More overnight rain, and morning mist and it was still cool in what was now a more north westerly. I managed to get out mid morning, and to ensure I maximised the time I decided to drive to the pond, and then walk from there around Lye Way and Plain Farm. I did not know at the time that this was going to prove beneficial.
As I got out of the car I checked to see if the Moorhen was still there, and I could make out the red on her bill so I left her and headed off.
I was hopeful that at last the Whitethroats had arrived, and I knew the best place to find them would be in the hedges and rough ground around Lye Way. I decided to take the footpath that runs parallel with with Andrew Lane, and follows a line of hedges and trees.
As I walked by the side of the field I noticed what I thought was a ball by the side of the field. As I got closer I could see it was more like a ball of feathers.
A Red-legged Partridge with its head tucked under its wing, and standing on one leg, it looked quite relaxed. But then it noticed me, and put its head up before sprinting across the field away from me.
I then disturbed another that flew off (which makes a change!) behind me. As I watched both birds I heard the chuckle of Fieldfare, and looked up to see three fly over towards the west. This is a good spot to see these late in the year, and this would be my latest besting last year by one day. I was surprised though they were heading west.
As I walked between the trees and the fence, I scanned the fences that stretched out across the fields. There was little about, and the only chat present was a Robin.
When I reached the top of the path I could hear Blackcap and Chiffchaff singing. I walked a little way down the path to see if I could find either of them. I could not see the Blackcap, but in between bursts of song the Chiffchaff was busy collecting nesting material.
I set off along Lye Way, checking both the fields and the hedges for any sign of migrants. There were plenty of Chaffinch and Goldfinch, but nothing else of interest. The road takes a dip as it heads towards the Cottages, and on the north side there is a copse with a few good sized trees and lots of bramble. As I approached I disturbed three Hares from the edge of the field, two of which seemed to be youngsters.
As I got closer I suddenly heard a burst of scratchy song from the bramble bushes, and sitting on top in full song was a male Whitethroat.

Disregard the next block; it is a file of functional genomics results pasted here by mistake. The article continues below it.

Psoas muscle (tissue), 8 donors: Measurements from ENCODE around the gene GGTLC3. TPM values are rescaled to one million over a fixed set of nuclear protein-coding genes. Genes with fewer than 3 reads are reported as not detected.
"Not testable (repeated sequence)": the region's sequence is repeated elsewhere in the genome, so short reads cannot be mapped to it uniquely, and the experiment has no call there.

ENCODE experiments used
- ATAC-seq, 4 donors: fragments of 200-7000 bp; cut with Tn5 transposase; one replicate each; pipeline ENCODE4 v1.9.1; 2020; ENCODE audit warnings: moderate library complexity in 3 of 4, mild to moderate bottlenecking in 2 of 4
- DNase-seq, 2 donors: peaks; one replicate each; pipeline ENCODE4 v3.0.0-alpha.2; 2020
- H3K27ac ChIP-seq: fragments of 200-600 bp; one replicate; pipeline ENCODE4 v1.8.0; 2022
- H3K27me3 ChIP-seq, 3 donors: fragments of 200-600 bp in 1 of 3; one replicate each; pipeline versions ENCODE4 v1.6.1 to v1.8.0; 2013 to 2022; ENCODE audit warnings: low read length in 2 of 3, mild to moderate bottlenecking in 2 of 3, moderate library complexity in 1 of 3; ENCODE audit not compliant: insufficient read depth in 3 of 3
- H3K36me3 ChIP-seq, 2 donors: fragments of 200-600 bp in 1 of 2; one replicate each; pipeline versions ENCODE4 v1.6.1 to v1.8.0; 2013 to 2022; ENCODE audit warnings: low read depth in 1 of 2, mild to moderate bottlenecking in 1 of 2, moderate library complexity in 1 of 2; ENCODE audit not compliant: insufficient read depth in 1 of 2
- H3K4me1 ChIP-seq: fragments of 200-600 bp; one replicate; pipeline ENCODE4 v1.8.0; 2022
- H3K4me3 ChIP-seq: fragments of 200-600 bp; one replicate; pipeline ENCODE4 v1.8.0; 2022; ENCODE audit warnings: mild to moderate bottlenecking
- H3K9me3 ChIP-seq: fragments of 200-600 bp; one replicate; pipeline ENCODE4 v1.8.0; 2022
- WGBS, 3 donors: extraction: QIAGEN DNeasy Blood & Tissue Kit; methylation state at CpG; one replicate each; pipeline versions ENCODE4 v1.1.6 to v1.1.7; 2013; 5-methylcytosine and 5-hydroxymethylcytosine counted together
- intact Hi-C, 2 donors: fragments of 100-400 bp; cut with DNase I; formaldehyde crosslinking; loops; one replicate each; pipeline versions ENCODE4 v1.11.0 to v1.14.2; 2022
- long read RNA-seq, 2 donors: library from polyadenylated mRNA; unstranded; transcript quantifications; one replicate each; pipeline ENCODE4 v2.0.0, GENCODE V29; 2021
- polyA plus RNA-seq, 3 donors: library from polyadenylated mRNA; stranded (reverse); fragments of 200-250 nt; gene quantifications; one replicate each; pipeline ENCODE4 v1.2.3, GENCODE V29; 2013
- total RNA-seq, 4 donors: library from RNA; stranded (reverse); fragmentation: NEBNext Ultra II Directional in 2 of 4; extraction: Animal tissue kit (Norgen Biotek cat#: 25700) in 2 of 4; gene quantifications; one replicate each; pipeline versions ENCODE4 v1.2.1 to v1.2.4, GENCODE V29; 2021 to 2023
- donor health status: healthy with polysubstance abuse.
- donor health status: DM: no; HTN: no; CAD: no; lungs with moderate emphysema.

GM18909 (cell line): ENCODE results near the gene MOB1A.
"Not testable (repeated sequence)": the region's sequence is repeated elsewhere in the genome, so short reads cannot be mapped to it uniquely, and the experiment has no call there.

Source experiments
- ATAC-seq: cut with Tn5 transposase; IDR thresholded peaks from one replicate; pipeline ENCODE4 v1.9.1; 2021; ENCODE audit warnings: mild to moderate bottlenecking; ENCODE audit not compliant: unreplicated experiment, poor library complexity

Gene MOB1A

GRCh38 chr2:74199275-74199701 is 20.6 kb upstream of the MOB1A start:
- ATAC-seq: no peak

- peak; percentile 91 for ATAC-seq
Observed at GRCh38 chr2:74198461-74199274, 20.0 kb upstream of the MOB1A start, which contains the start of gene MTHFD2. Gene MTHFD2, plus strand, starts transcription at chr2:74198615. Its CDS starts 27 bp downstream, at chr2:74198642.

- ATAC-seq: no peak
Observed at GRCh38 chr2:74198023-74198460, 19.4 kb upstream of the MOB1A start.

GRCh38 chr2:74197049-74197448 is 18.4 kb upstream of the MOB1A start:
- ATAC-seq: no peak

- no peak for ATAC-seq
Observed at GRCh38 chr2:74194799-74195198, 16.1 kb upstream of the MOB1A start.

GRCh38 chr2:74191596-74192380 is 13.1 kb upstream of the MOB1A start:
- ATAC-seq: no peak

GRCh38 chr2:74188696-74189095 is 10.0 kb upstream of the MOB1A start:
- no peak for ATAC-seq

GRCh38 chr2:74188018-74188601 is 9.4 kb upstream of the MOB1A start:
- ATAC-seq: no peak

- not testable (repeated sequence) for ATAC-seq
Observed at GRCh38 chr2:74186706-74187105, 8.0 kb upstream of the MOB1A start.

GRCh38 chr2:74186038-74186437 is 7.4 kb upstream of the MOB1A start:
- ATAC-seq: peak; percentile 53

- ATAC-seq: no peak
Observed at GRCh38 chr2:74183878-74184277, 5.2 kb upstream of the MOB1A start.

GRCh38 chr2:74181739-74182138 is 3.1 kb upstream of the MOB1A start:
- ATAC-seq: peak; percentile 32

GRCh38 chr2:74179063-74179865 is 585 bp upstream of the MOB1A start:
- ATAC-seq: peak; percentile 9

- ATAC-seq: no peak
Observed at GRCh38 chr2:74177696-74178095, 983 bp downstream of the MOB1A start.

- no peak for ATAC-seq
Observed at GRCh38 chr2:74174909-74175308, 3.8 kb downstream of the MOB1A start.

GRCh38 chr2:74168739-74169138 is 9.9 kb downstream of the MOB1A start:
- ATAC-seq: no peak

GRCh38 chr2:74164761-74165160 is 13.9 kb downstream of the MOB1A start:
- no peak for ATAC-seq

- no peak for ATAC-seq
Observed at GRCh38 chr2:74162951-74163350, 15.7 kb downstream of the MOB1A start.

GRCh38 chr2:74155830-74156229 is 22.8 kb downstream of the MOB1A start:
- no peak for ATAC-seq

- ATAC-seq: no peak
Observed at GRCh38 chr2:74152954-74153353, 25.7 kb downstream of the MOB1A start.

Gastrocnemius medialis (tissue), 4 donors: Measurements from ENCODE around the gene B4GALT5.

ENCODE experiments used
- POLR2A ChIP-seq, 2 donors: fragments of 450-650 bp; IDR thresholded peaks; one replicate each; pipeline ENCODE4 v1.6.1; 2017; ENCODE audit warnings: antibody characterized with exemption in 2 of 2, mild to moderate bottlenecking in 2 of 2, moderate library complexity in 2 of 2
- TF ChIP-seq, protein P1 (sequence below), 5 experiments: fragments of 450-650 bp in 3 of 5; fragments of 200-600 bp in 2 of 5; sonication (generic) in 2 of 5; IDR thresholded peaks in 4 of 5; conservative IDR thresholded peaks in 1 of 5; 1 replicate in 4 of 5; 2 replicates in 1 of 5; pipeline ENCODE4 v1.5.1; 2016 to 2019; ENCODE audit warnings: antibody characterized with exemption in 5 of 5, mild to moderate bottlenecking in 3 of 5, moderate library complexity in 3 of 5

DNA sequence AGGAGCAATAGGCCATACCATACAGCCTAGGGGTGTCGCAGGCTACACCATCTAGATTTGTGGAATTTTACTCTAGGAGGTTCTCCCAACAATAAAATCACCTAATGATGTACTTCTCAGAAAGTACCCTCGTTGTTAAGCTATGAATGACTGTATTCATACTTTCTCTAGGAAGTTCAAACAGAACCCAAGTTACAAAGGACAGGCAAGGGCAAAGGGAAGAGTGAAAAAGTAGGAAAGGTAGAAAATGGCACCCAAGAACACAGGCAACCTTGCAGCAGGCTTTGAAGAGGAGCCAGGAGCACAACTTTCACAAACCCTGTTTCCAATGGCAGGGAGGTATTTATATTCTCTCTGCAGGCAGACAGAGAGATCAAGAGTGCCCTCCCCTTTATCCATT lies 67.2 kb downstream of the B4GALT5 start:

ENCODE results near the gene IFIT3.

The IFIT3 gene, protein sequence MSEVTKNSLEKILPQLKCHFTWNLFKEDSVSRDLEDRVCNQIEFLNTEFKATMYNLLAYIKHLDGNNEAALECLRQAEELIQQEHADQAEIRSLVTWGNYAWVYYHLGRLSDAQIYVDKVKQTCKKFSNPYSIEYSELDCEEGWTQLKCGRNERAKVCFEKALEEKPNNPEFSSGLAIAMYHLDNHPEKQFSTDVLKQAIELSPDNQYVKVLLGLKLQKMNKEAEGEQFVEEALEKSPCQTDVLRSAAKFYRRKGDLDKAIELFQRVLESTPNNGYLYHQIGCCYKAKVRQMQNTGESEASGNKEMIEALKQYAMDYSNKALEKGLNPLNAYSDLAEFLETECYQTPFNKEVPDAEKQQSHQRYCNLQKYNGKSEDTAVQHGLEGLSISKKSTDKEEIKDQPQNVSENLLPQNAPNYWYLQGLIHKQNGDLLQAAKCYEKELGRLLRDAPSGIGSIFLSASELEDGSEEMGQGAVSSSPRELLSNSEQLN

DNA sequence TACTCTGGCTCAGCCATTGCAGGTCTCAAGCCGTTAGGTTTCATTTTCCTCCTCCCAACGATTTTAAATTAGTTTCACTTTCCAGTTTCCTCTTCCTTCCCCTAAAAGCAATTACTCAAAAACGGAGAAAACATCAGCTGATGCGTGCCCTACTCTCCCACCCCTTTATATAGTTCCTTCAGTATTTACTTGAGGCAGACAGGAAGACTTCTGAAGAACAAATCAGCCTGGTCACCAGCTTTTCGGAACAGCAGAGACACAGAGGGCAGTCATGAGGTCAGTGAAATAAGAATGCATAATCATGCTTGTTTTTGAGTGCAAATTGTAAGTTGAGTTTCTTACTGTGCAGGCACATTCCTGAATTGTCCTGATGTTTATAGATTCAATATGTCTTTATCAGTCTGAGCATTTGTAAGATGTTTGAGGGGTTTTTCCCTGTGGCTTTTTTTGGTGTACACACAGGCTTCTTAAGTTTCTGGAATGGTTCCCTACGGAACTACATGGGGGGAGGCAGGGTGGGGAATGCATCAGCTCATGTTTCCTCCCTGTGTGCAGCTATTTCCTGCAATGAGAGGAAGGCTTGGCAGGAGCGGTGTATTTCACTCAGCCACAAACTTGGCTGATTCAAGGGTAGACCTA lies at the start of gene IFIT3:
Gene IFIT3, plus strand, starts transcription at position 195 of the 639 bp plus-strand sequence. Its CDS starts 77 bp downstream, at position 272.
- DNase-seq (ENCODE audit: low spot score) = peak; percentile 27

He performed well, and included a few sorties into the air. I love the way the whit on the throat is emphasised as they are in full song.
The sky was still very grey, but the mist was lifting. The yellow rape flowers though were glowing against the sky and the surrounding greens.
A little further on a pair of birds dived into the cover of bramble by the farm buildings on the south side. Very soon they emerged to identify themselves as a pair of Whitethroat.
Although not a huge movement there had been a steady trickle of Swallows moving north as I walked along the lane. I turned onto the bridleway past Lye Way Cottages, and in the sheep field there were several Swallows hawking between the Sheep and Lambs.
So once more the challenge is on again for the ultimate Swallow photograph in flight, these are the first two contenders from this year.
The Lambs in the field are a little older than those at the top of Andrew lane, and are a little more adventurous roaming away from their mothers to get up to no good. I watched these two go through some very good moves.
Quite a spring
A little shake of the head and back kick
And finished off with a full four leg leap.
Leaving the Lambs to their antics I turned onto Charlwood and walked towards Plain Farm. A couple of weeks ago Helen and I had walked across the fields looking for the footpath. On that day there were several tracks created which a t the time we thought could damage the crops unnecessarily. It would seem the farmer thought so too and as a result he has now made the footpath quite clear.
Just before the turn into Plain Farm I checked yet another field with sheep and lambs, there were plenty of Jackdaws following them around, but of interest was a Buzzard that flew up and glided across the field to the trees on the far side.